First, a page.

a contaminated water pump, (this can be regarded as a founding event
of the science of epidemiology ) and the summer 1858 '
Great Stink ' in
London. The tower was also home to a pair of peregrine falcons in
2006, before its 2012 residential redevelopment. All Saints'
Square – church at the far end. The almshouses are to the left out
of picture. Bridge No 13,
Bedworth Hill Bridge.
The Act of Parliament for construction of the
Coventry Canal under
James Brindley was passed in 1768, and runs via
Fradley Junction near
Lichfield . Completed in 1789.
Former topshops . They were a common feature in
Coventry's textiles industry during the 19th and early 20th centuries.
The lower two floors served as the weaver's private dwelling, while
the upper floor acted as the workplace. This photograph clearly shows
how the windows on the top floor were once much bigger, to allow for
Along Mill Street until recently were rows of former weavers\'
cottages which were once inhabited by
Huguenot weavers . Some of
these were still used as shops, although most had been allowed to
become derelict. They have been demolished as part of the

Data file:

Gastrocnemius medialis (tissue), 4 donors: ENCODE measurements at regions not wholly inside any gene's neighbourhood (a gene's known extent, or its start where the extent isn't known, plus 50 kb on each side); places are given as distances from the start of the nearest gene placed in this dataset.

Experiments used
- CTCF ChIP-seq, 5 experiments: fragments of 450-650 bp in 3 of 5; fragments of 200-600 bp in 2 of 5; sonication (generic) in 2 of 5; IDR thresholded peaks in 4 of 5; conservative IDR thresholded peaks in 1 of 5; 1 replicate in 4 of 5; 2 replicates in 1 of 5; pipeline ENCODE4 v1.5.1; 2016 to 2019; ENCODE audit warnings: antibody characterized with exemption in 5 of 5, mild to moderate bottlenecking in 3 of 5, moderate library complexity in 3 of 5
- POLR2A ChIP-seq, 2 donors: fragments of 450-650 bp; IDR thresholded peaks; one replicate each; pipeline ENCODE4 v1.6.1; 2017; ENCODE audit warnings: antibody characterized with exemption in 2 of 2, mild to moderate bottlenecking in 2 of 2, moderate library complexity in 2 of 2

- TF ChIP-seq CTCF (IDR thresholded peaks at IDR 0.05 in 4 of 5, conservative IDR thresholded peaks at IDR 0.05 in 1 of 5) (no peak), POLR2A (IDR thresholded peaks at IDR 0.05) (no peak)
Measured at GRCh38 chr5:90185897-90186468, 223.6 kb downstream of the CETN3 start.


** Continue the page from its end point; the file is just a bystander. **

redevelopment of Tesco. The majority of the town centre was built in
the post-war period, and has all the hallmarks of such a development.
The town centre itself contains some of the usual high street retail
names as well as many charity, card shops and banks.
Domestic appliance insurer Domestic of particular note, the north
aisle window is a rare example of the work of Mr. H. Clarke depicting
St Peter, St Paul, St Luke and St John. All Saints' was reordered in
2000 to include a narthex , in which is held a coffee morning on
Friday mornings. The church is open for visitors each morning (Monday
– Friday 10 am – 12 noon). Sunday services are 9 am for Holy
Communion, 11 am for family worship and 6 pm for evening worship.
St. Francis of Assisi
Roman Catholic Church
Roman Catholic Church (a prominent building in
the town centre) was originally opened in June 1883. Casting a
tentative shadow over Rye Piece (a little side-street in the middle of
the town), it was built at a time when Catholics were unfortunately
still viewed with suspicion. It was a modest, oblong structure built
in traditional Victorian redbrick with a small schoolroom running
along the west side. The money to build it was raised by the priest,
Fr Pius, not entirely from his sparse congregation but by simply
begging all over the country. Funds for further development were
supplemented by two long-running novenas dedicated to St Peter of
Alcantara and St Francis Xavier.
In 1894 a school was built close to the church; whilst initially big
enough to accommodate some 150 pupils aged from 4 to 14 years, it was
eventually superseded by a new school. It is now a nursery.
The church itself was extended finally into its present form to be
consecrated on 4 September 1923 and one of the hundreds of Catholic
churches built following the Catholic Emancipation Act of 1829 . A
memorial to all the dedicated priests and parishioners of the past,